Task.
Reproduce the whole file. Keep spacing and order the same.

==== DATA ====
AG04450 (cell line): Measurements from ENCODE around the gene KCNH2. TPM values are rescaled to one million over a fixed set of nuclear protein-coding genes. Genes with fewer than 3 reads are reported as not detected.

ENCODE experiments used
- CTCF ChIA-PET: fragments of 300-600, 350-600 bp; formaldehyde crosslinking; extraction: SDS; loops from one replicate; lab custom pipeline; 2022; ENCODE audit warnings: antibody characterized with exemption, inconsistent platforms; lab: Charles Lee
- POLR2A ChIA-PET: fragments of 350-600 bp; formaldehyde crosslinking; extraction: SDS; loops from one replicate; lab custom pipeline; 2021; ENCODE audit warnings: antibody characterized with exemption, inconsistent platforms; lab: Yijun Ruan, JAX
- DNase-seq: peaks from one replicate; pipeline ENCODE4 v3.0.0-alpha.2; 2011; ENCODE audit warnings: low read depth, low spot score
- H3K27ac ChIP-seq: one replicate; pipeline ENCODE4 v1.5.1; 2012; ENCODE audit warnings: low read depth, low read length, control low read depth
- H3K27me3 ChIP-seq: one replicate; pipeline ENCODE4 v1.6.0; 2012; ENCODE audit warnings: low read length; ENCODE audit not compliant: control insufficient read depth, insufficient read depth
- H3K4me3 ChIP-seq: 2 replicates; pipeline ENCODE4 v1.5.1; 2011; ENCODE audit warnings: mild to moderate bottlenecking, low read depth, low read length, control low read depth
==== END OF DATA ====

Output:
AG04450 (cell line): Measurements from ENCODE around the gene KCNH2. TPM values are rescaled to one million over a fixed set of nuclear protein-coding genes. Genes with fewer than 3 reads are reported as not detected.

ENCODE experiments used
- CTCF ChIA-PET: fragments of 300-600, 350-600 bp; formaldehyde crosslinking; extraction: SDS; loops from one replicate; lab custom pipeline; 2022; ENCODE audit warnings: antibody characterized with exemption, inconsistent platforms; lab: Charles Lee
- POLR2A ChIA-PET: fragments of 350-600 bp; formaldehyde crosslinking; extraction: SDS; loops from one replicate; lab custom pipeline; 2021; ENCODE audit warnings: antibody characterized with exemption, inconsistent platforms; lab: Yijun Ruan, JAX
- DNase-seq: peaks from one replicate; pipeline ENCODE4 v3.0.0-alpha.2; 2011; ENCODE audit warnings: low read depth, low spot score
- H3K27ac ChIP-seq: one replicate; pipeline ENCODE4 v1.5.1; 2012; ENCODE audit warnings: low read depth, low read length, control low read depth
- H3K27me3 ChIP-seq: one replicate; pipeline ENCODE4 v1.6.0; 2012; ENCODE audit warnings: low read length; ENCODE audit not compliant: control insufficient read depth, insufficient read depth
- H3K4me3 ChIP-seq: 2 replicates; pipeline ENCODE4 v1.5.1; 2011; ENCODE audit warnings: mild to moderate bottlenecking, low read depth, low read length, control low read depth